Underclassmen usually tell the story of how the NFL draft's first round unfolds. There are typically a handful of underclassmen in the "lottery" part of the draft, often defining an entire class.
Some underclassmen have made wise decisions to enter this year's draft. North Carolina running back Giovani Bernard is viewed as the draft's No. 1 running back despite entering the draft as a third-year sophomore.
But for as many superstars as there are, there are just as many underclassmen that would have been better off spurning the NFL for another year in school.
Some players simply aren't ready to play at the professional level, but the fame and fortune seem to be too much to ignore. Some of these players' inconsistencies can be corrected with proper NFL coaching, but nonetheless there are some players who simply would have been better off not declaring this year.
Let's take a look at a few players who have declared themselves eligible for the 2013 NFL Draft, but likely should have stayed in school another year.
OG Alvin Bailey, Arkansas (JR)
Bailey is a throwback guy. At his massive size, Bailey is a road-grader, making him a good fit for a team that utilizes a power-run game. There's a lot to like about him, but he's not a great pass blocker and he'll need to improve in that area for the NFL.
The 310-pound guard would have been better off staying at Arkansas one more year. No matter how well he tests out this offseason, he's unlikely to crack the first round of the draft, and new Arkansas head coach Bret Bielema has a great track record with big offensive linemen. Not only would Bailey have benefited from playing under Bielema, but he would have had a chance to refine his pass-blocking skills before entering next year's draft.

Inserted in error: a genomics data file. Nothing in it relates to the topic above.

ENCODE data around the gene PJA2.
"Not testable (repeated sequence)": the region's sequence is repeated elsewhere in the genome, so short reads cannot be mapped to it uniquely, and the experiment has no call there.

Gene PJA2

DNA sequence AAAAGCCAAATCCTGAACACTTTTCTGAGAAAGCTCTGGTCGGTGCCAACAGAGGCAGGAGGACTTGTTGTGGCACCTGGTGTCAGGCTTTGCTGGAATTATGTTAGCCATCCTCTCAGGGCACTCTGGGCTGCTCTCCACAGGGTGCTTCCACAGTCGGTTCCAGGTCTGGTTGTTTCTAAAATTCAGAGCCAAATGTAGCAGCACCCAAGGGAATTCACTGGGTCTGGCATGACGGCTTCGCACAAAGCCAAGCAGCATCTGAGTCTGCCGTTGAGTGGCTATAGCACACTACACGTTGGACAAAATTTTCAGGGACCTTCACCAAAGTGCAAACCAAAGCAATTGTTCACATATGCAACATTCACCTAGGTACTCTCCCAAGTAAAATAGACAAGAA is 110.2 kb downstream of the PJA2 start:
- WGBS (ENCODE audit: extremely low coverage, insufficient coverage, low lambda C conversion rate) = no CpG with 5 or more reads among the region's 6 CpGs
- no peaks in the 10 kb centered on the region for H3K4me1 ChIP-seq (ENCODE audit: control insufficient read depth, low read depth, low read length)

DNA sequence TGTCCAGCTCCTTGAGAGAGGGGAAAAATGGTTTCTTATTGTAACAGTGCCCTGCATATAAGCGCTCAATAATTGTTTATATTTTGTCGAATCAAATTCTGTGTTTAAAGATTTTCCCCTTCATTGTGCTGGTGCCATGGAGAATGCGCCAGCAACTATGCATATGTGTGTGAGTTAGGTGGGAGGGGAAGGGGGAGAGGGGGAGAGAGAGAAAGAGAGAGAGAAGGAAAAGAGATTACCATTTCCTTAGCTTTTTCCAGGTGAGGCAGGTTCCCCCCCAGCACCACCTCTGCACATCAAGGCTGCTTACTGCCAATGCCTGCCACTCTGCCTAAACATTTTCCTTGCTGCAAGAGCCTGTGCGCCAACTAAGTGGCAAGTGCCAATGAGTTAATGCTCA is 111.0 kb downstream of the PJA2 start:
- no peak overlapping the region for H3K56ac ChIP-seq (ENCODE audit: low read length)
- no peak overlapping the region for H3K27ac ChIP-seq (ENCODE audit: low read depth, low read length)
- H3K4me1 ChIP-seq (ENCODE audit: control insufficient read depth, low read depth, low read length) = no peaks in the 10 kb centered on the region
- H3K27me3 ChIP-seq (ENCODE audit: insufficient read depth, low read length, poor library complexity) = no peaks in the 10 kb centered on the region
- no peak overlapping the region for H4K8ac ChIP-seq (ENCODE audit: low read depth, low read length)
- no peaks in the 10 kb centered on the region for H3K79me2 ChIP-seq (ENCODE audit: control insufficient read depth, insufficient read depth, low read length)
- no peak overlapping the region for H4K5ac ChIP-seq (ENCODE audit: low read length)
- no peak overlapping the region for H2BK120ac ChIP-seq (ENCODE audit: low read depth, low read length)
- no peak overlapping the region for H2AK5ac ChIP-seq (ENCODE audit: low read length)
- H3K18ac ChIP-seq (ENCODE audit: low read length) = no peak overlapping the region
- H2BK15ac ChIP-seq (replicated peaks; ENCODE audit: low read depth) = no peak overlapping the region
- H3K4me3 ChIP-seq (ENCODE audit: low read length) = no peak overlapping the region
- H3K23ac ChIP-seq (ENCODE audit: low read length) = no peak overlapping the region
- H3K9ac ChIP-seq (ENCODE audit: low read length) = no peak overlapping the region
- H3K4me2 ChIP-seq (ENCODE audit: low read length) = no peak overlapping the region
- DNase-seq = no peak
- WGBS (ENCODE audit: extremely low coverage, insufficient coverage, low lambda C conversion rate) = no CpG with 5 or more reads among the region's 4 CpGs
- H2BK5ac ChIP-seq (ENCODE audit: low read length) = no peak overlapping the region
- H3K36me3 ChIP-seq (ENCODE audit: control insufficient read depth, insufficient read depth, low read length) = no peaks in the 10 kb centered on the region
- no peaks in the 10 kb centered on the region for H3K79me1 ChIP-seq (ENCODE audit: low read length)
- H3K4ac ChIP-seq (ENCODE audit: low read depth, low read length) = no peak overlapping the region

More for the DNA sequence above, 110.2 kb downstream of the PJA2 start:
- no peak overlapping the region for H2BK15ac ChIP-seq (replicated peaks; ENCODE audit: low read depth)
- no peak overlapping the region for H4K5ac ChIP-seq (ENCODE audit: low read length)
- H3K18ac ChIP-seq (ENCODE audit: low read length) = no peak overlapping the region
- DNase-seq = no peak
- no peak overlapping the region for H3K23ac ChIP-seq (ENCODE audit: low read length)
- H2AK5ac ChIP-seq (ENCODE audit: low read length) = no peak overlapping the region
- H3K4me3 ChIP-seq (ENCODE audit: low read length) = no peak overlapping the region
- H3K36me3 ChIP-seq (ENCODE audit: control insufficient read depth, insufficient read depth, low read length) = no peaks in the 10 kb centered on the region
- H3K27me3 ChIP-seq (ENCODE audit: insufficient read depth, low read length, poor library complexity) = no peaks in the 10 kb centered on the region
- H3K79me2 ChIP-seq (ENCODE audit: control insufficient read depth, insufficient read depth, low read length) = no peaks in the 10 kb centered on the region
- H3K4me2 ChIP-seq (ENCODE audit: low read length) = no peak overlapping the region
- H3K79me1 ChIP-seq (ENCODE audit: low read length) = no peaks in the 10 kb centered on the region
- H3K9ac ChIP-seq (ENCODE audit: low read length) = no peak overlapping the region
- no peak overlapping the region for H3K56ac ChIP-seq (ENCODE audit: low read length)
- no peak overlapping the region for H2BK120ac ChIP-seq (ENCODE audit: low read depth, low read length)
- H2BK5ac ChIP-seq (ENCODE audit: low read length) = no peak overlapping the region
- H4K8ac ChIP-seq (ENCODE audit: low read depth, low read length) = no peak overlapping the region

Bailey figures to be drafted on the draft's second or third day. He'll go to a run-heavy team that likes to play smash-mouth, old school football.
WR Cordarrelle Patterson, Tennessee (JR)
Patterson has prototypical size for the wide receiver position. At 6'3", 205 pounds, the former JUCO transfer burst onto the scene at Tennessee.
Not only is he capable of lining up in the slot or on the perimeter of the formation, Patterson also has added value in the return game. He's the definition of a "home-run threat," but he has a tendency to drop open passes. Inconsistency plagues an otherwise impressive skill set.
He's still not a polished route-runner either, making him a solid second-day pick but not a serious threat to crack the first round. With one more year in Knoxville, Patterson may very well have played his way into the first half of Round 1.
DT Akeem Spence, Illinois (JR)
Spence is a great athlete for a defensive lineman. He's built short and stout, at 6'1" 300 pounds, but has incredible lateral quickness and a lot of burst for his size.
Working against Spence in regards to his draft stock is the fact that he's the anchor of a highly underperforming Illinois defense. He simply hasn't been as good as some of the other defensive tackles in the 2013 draft class. But still, his physical tools are hard to ignore.
Fellow Illini defensive lineman Corey Liuget rode an impressive offseason into the first round of the draft a few years ago, so Spence could help himself a lot at the combine. As of right now, Spence figures to be a second-day pick, either in Round 2 or 3.
If he had stayed at Illinois for one more year, Spence may have been in line to be the top defensive tackle in next year's draft.